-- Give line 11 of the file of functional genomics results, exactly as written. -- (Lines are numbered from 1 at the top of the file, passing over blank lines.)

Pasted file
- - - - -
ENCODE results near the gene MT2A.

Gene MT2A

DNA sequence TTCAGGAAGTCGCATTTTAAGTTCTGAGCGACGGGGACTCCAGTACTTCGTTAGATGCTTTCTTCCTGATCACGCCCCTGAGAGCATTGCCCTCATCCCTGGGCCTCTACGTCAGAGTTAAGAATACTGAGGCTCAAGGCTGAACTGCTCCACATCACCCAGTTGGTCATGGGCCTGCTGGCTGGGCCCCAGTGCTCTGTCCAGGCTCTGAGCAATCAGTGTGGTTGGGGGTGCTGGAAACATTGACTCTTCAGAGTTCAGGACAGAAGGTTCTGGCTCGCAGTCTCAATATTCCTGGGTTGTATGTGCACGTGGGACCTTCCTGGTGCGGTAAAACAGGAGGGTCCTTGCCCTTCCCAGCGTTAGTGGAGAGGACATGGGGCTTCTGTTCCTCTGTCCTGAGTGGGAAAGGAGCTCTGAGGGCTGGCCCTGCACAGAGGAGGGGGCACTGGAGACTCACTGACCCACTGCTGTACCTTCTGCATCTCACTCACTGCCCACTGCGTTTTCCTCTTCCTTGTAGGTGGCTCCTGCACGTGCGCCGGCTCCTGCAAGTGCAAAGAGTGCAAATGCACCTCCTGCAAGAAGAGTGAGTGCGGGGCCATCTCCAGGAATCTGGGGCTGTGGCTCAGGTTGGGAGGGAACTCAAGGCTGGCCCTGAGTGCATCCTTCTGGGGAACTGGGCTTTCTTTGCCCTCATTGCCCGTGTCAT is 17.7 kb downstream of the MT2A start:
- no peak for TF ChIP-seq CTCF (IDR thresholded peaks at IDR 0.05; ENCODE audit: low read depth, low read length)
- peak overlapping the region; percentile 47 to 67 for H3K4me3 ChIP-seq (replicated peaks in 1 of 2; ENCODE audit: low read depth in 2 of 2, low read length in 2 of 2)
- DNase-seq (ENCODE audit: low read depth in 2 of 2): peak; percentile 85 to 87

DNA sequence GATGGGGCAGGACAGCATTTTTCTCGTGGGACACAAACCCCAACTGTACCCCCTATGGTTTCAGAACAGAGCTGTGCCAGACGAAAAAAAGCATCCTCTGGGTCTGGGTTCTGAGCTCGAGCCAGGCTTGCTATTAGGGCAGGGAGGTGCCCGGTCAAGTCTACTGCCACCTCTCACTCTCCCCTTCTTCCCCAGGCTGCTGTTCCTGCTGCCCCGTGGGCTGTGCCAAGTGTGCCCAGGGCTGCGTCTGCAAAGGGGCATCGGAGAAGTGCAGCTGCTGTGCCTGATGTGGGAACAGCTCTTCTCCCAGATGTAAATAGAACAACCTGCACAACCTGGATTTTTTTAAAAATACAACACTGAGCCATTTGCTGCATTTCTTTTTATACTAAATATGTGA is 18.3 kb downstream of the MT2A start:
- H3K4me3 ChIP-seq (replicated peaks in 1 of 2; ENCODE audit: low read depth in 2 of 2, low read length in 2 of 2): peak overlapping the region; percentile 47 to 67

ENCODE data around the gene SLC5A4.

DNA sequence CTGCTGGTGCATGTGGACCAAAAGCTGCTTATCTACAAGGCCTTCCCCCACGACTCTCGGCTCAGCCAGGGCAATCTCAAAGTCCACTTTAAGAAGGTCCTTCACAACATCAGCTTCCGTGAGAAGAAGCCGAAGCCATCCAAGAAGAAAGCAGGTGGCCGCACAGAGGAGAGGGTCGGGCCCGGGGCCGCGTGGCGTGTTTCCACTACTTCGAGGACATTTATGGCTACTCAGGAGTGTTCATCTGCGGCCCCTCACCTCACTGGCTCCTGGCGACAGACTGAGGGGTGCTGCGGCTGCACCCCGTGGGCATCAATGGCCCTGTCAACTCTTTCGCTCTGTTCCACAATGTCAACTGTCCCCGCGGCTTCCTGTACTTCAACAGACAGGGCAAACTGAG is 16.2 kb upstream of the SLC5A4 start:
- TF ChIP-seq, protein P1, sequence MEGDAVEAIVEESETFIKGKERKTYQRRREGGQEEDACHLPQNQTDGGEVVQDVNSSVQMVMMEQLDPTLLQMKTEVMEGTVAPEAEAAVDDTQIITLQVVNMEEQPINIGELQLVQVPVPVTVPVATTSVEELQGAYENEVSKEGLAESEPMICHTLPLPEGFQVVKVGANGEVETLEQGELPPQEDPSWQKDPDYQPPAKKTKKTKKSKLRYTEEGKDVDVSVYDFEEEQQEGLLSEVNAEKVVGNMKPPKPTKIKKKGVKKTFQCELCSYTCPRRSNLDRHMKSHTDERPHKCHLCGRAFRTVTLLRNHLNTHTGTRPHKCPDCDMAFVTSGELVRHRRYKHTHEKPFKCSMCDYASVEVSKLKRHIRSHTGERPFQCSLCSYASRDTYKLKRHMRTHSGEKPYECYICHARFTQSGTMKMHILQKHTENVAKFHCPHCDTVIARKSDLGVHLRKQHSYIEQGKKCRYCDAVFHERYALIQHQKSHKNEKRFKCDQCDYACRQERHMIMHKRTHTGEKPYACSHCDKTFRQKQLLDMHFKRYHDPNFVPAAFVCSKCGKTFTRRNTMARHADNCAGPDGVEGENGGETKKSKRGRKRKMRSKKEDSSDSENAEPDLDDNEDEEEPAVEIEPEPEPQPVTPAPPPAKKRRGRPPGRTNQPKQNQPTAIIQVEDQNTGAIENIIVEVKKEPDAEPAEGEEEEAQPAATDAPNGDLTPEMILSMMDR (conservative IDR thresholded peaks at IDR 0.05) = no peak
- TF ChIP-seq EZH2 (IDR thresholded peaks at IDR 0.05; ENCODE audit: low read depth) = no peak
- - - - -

- TF ChIP-seq, protein P1, sequence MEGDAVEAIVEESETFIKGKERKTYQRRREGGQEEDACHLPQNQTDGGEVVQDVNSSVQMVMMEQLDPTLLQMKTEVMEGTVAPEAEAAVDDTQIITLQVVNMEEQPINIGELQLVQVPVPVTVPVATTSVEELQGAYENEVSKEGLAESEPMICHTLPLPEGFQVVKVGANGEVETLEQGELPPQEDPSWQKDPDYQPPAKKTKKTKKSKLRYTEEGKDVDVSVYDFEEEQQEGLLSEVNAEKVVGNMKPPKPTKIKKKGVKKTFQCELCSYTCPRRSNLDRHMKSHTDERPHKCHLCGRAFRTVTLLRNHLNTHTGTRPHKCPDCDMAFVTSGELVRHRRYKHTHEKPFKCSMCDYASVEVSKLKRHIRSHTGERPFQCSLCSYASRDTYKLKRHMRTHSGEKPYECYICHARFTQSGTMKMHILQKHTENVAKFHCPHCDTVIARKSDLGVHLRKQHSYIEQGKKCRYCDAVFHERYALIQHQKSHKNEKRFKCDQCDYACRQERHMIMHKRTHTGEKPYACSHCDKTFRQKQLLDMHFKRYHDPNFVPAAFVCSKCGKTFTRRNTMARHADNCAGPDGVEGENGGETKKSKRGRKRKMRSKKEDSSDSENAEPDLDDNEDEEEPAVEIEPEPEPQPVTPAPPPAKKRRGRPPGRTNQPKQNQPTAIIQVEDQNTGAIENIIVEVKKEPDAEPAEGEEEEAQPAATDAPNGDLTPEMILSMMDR (conservative IDR thresholded peaks at IDR 0.05) = no peak